The cast is fun. Celeste Holm plays more of a bubble-brain than usual, a socialite in need of a dose of reality. Douglas is her well-meaning, but hapless husband who looks like a mug and sings like a Greek god. Linda Darnell vamps it up in a remarkably persistent attempt to woo Douglas. And Charles Coburn is a somewhat desperate crank, hiding in the pantry to get away from his wife and daughter’s music talk and issuing dire warnings to Douglas about letting women have their way.

Celeste Holm is the only actor who does her own singing. Douglas and Darnell are dubbed, but they do a creditable job of lip syncing. This film actually offers an excellent example of something I think modern movie musicals could learn from: the difference between a pretty voice and a spectacular one. All you have to do is listen to Holm and the opera singer dubbing for Darnell (Helen Spann) to hear the difference…though one wonders if Holm had to do anything to keep herself from sounding too good or if she just knew that her voice would not be up to operatic standards.

At the beginning of the film, I did have some reservations about the fact that Leonard is apparently trying to keep Doris from having a career, but ultimately it’s not about that. It’s about delusion. But, of course, if Leonard had just supported his wife and kept quiet, she would have found it out for herself and all would have been well much earlier. At the beginning of the film, they are a couple at cross purposes who both end up letting their singing get in the way of their marriage.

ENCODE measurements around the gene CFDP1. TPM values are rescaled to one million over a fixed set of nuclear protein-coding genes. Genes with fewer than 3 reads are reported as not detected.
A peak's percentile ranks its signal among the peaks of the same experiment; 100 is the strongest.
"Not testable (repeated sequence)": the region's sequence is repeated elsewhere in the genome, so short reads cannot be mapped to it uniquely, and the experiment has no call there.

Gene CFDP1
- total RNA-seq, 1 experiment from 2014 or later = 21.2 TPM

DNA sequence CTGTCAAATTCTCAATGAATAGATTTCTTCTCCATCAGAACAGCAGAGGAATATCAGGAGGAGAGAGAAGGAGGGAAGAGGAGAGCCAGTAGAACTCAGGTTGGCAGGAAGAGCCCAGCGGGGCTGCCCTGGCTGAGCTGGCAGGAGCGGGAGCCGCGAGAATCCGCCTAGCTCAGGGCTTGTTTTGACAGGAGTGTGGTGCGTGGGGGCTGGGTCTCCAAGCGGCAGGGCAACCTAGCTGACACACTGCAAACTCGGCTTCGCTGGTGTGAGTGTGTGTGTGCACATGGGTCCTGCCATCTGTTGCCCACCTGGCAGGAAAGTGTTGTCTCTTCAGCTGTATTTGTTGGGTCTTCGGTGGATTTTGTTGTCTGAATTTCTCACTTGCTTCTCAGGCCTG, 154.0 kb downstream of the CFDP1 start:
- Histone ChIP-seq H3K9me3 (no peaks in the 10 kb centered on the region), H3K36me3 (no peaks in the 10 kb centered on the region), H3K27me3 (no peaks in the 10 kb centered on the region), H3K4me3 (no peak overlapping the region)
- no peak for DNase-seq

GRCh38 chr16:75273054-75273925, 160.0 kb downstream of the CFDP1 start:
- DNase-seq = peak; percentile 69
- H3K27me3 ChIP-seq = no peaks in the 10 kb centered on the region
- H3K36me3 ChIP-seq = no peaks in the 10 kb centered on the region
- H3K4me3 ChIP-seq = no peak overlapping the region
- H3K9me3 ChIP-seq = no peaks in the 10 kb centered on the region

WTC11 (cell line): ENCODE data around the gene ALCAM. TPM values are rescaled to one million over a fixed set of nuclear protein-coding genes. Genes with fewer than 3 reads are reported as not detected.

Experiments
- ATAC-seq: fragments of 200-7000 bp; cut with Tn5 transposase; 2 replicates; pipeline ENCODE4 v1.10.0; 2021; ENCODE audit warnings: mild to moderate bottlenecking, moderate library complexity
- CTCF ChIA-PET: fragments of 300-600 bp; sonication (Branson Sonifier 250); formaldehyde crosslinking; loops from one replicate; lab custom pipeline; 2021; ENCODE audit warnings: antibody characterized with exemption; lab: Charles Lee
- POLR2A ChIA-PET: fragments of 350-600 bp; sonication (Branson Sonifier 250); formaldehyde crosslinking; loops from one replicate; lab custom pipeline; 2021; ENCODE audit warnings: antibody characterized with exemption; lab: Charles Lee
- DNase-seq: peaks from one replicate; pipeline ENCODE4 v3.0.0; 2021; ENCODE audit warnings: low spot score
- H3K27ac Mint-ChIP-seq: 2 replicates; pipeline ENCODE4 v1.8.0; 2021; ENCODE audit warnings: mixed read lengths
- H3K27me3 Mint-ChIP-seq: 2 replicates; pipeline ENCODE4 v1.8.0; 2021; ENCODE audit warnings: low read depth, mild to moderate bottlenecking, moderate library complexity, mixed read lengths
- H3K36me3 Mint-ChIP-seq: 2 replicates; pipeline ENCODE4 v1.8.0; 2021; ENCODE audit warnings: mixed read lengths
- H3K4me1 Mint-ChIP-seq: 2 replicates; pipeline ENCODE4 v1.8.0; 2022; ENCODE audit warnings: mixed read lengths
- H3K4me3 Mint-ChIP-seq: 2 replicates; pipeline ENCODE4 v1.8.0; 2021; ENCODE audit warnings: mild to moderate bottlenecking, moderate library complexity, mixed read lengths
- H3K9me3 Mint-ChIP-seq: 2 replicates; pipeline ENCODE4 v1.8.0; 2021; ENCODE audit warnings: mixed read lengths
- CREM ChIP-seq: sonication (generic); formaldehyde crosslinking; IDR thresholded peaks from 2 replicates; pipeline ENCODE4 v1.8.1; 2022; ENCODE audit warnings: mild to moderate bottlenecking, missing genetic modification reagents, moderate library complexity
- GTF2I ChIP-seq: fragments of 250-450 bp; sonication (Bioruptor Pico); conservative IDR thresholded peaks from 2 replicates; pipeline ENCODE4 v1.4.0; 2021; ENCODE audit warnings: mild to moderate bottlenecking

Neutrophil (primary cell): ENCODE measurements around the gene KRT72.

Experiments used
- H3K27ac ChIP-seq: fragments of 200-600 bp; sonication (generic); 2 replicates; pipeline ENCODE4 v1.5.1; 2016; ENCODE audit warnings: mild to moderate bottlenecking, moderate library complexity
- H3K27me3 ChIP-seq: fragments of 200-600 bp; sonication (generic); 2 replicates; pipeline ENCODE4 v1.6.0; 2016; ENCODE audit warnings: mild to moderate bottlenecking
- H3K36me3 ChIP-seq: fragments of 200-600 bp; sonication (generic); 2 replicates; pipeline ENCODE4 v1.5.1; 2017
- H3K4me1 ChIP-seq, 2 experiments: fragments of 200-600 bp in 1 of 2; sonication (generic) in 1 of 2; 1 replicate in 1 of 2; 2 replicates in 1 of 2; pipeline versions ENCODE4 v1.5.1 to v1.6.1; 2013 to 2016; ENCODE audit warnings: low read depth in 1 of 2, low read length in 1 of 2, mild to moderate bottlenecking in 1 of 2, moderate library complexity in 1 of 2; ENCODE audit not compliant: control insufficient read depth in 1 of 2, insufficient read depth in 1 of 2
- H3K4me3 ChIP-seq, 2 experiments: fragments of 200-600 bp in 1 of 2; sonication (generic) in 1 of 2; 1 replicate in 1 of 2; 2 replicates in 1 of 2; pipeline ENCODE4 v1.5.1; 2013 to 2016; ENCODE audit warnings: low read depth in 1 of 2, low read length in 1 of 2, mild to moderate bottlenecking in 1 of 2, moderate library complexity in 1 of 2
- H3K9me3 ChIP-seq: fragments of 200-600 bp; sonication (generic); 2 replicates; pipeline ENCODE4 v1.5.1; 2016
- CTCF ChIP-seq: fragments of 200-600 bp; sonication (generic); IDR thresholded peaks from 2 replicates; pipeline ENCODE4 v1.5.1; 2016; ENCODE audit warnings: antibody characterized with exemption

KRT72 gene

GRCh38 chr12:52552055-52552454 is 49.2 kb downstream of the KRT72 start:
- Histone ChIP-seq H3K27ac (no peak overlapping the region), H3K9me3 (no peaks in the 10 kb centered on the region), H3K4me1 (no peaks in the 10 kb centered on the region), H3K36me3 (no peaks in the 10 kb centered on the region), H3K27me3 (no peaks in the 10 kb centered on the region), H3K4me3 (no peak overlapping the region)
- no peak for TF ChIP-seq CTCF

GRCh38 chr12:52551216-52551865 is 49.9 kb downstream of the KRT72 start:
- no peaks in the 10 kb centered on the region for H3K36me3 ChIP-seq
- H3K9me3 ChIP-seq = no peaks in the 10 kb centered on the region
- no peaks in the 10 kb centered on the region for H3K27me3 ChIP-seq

When Leonard sees himself in costume, he complains that he looks like a goat

When Leonard sees himself in costume, he complains that he looks like a goat

Everybody Does It was made to capitalize on the spectacular success of Joseph L. Mankiewicz’s A Letter to Three Wives in 1949, which starred Linda Darnell and Paul Douglas are one of three married couples. Celeste Holm, ironically enough, provided the voice for the never-seen Addie Ross, who tries to steal Douglas away from Darnell.

Trivia

The opera that Leonard and Cecil star in is called “L’Amoure di Fatima,” which is actually a fake opera with key songs and one scene composed by Mario Castelnuovo-Tedesco, best known for his music for classic guitar.

 
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Posted by on August 3, 2015 in Movies

 

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The Postman Always Rings Twice (1946) – A Romantic Noir Melodrama

PostmanAlwaysPosterWhen I learned that The Postman Always Rings Twice was made at MGM, it explained a lot. MGM is known for gloss, musicals, glamour, lavishness and star-wattage. It is not known for film noirs and The Postman Always Rings Twice is an unusual film noir. It occurred to me while I was watching it this weekend that it was just as much a melodrama as a noir: heightened emotions, coincidences, rapid reversals of fortunes (and The Postman Always Rings Twice has more reversals of fortune than several Bette Davis films put together) and complicated and agonized inter-relational dynamics. I don’t mean that in a pejorative sense; a good melodrama is an art form.

And for a film about murder, adultery, betrayal, lust and blackmail, it lacks the edge, shadows and sharp camera angles and bleak cynicism one would expect. By the last third, the film has left noir behind and lodges itself in romance territory, though a romance gone awry.

The Postman Always Rings Twice is an adaptation of James M. Cain’s short novel from 1934, one of three of his books to be turned into film noirs: Double Indemnity and Mildred Pierce. The movie follows the plot of the book quite closely, though the violent sexual charge is considerably toned down for the movie.